Here's specifically what I would do:

1) Find dated comparables that sold in similar condition and establish a factor that represents the discount the market demands. You may need to go back several years to find these comparables.

2) Find distant comparables that sold in similar condition and again establish the discount the market would demand. You may need to go several miles away to find these comparables.

3) Correlate your adjustment factor with your Cost Approach figures, incorporating both the estimated cost of repairs and the discount a buyer would demand for a house in less than turnkey condition.

4) As a reality check, interview agents and buyers in the subject's neighborhood and correlate their estimates with your factor.

5) State in the report that the subject is unusual for the area and so has a wider range of possible values than most homes in the area.

As a general rule, it's difficult to support adjustments based on comparables that don't bracket the subject in all important characteristics. Relying on the Cost Approach will tell you how the market should logically respond, but it doesn't tell you how buyers (emotional human beings) would actually respond to the subject's condition. And, I wouldn't make any assumptions. In the current strong California market, particularly if there were no other homes available, you may find that buyers would completely ignore the condition of the Subject and pay even more than the most recent similar sale realized (assuming that prices are continuing to increase).

A relative just put a Santa Barbara condominium (investment) on the market and was wondering whether to replace the stained carpet and dead appliances. Highest sale in the project and (similar units) in the area was at about $X. Asked $X+$10,000 and immediately received 8 offers, mostly overbids, a couple at about 8% over asking price. Should we turn the buyers into the Office of Real Estate Appraisers because they are ignoring appraisal guidelines?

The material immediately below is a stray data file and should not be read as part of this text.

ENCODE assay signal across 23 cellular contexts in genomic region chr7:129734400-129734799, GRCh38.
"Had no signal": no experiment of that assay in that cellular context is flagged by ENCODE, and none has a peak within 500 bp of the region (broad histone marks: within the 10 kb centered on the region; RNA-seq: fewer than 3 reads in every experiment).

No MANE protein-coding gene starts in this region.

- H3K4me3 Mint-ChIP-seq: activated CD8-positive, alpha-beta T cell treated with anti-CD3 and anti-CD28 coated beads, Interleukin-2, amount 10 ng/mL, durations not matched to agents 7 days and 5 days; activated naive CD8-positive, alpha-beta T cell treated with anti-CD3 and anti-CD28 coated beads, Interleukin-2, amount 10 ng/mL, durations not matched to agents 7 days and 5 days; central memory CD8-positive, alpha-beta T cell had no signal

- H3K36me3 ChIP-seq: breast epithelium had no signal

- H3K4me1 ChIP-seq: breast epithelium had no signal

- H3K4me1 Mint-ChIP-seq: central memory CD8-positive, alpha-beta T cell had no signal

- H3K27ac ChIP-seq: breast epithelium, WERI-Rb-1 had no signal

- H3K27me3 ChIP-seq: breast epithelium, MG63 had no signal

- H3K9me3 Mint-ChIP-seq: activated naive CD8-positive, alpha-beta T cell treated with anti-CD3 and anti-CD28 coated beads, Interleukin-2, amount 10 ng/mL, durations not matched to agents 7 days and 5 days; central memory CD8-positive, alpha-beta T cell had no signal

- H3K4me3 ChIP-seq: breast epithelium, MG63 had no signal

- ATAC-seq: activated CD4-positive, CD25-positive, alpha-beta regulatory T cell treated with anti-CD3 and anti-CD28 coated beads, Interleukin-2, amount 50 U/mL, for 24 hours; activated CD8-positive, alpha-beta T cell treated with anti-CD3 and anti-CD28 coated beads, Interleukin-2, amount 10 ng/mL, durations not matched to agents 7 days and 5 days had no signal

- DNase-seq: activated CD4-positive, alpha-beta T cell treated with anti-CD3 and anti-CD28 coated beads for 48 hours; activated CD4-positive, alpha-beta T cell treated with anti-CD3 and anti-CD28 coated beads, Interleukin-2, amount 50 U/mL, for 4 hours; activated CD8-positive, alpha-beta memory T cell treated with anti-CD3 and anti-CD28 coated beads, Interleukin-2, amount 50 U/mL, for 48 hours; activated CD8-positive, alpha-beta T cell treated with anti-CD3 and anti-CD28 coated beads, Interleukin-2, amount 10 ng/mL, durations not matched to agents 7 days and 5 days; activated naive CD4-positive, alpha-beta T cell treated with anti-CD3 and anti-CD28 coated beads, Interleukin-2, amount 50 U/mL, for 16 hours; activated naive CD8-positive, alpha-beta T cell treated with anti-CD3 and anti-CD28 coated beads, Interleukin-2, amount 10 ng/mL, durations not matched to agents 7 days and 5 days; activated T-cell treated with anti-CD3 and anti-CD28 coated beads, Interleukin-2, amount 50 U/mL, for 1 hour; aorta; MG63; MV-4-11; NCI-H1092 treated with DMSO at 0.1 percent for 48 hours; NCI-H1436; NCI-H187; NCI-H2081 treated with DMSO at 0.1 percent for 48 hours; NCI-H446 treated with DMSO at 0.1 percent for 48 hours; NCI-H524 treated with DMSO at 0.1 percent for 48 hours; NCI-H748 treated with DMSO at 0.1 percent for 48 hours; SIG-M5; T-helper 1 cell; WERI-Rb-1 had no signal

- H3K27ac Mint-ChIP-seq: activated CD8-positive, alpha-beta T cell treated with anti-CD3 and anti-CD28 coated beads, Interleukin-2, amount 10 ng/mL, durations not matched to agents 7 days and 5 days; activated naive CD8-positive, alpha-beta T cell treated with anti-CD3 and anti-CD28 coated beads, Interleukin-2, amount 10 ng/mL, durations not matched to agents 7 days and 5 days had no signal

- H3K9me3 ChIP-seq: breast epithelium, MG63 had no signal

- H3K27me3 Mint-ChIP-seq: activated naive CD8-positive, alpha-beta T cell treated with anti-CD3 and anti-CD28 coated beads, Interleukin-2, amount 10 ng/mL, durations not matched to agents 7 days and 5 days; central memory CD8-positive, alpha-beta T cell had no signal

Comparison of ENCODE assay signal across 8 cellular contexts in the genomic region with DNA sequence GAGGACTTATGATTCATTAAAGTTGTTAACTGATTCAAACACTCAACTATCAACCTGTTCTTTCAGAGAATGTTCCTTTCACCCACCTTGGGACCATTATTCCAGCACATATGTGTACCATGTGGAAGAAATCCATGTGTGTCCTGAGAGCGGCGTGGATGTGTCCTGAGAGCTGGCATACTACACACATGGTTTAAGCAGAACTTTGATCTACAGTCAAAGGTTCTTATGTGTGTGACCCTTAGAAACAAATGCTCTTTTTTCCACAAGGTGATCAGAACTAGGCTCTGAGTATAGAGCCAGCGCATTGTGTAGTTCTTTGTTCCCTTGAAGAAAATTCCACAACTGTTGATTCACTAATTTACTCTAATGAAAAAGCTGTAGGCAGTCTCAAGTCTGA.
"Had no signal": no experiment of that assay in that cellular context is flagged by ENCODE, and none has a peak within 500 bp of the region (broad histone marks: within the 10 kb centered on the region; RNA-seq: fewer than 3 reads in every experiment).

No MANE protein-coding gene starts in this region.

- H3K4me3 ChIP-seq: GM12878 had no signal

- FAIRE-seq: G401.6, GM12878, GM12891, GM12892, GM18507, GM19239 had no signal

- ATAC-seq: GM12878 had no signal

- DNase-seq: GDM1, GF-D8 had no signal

Mike Garrett RAA

Elite Member
Gold Supporting Member
Joined
Jan 14, 2002
Professional Status
Certified Residential Appraiser
State
Colorado
Think I said this in another thread...."Marketability, marketability, marketability". The purpose of the appraisal it advise the intended user of the appraisal (like that term?) the value of the property as colateral for a loan...in most cases.

Forget you are an appraiser. Now you are a lender with say $150,000 to invest and you want to do it in the form of a mortgage loan. You want to know that if you have to take the property back can you sell it. Remember you will have both time and costs involved in the event of foreclosure. How would you rate the property?

For lending purposes Fannie Mae has said the following are recommended ratings for condition:

Good, Average, Fair, and Poor.

Good, average, and fair are all acceptable and Fannie Mae will purchase the loan. Most appraisers are reluctant to use fair because many loan officers and underwriters are mistaken about the guidelines.

I prefer to add a couple more classifications so that I can be more descriptive. Mine are as follows:

Excellent - Indicates the best. Either new or totally renovated.

Good - Well maintained, usually updated

Above Average - looks better than most other similiar homes in the neighborhood

Average - Reflects what is typical for the neighborhood

Below Average - looks worse than most other similiar homes in the neighborhood, shows signs of deferred maintenance.

Fair - Habitable but substantially worn, needs updating and a general clean up.

Poor - Need lots of work. Major renovating. Might not be habitable. Would not appeal to a typical buyer.

As far as dollar adjustments it will depend on the price range of the homes homes and typical costs for your market. Over the years I have developed adjustments that are rounded to the nearest $1000. In a lower median priced neighborhood that adjustment might be $3,000 increments. Sometimes certain repairs, remodeling, or updating might be reflected on two lines (the age line and the condition line). There is no real guideline for this, it is subjective and the reason it takes experience to be an appraiser.

What really helped me was 12 years in real estate sales before becoming an appraiser. I was able to recognize "buyer reaction" to things like condition. It is not uncommon for buyers to think in terms of $1,000 for minor stuff, $3,000 for substantial repairs and updating, and $5,000 to $10,000 for major items.